By Rahul Tongia & Anurag Sehgal (Brookings)
The recent Cabinet decision to open up coal mining to commercial miners, who will now have the freedom to sell coal in the open market, is an interesting development.
For decades since its nationalisation, the public sector Coal India Limited (CIL) has dominated coal production in India, producing some 82 per cent of Indian domestic coal (figures from financial year 2014-15), and becoming the largest coal miner in the world by production.
CIL is also the single largest employer in the mining sector in India, and the only one allowed to sell coal in the market (besides Singareni Collieries Company Limited or SCCL, the second-largest producer but an order of magnitude smaller in size).
With this latest development, decision-makers expect private players to bring in competition along with private investment, technology adoption and international best practices.
There are three key questions to consider with this decision:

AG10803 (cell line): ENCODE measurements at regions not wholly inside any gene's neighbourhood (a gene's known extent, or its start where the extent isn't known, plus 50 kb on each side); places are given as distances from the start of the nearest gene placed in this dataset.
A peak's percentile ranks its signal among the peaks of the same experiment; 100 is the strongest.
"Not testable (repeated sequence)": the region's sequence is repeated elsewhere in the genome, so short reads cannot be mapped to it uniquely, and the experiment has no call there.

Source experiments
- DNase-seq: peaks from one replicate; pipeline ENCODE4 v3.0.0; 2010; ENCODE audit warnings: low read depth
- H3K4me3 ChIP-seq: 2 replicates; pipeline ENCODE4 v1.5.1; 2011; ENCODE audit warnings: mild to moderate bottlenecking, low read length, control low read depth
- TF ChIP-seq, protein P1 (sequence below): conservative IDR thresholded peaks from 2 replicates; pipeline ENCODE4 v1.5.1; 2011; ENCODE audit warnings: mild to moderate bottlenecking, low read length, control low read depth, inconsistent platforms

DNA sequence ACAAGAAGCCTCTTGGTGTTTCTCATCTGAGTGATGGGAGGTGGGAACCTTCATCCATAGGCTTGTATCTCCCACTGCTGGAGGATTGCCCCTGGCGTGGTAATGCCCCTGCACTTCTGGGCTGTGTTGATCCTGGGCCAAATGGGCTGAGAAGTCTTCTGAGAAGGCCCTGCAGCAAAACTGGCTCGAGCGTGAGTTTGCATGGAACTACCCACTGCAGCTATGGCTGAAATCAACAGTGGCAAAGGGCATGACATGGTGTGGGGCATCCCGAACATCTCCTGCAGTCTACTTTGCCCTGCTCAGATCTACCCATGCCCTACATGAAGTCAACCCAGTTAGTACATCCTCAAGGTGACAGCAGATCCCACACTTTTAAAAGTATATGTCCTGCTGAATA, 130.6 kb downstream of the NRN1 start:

- Is this needed? What are the specific objectives for allowing new entrants? If they produce output, is that growth or displacement of other miners? If it is the latter, will the produce by “superior” in terms of cost, environmental impact, etc.?
- Will global players want to come in? This has two main components – the opportunity (linked to point 1) and the rules of the game (linked to point 2).
- What do we need to think through to make this a success? More than just the rules of the game for coal miners, which are critical, what else matters at an ecosystem level?
As of the financial year 2016-17, 34 of Coal India Limited’s mining projects were delayed, mainly due to problems in getting forest clearances and land acquisition.
Read the rest of the article on the Brookings website (unlocked)
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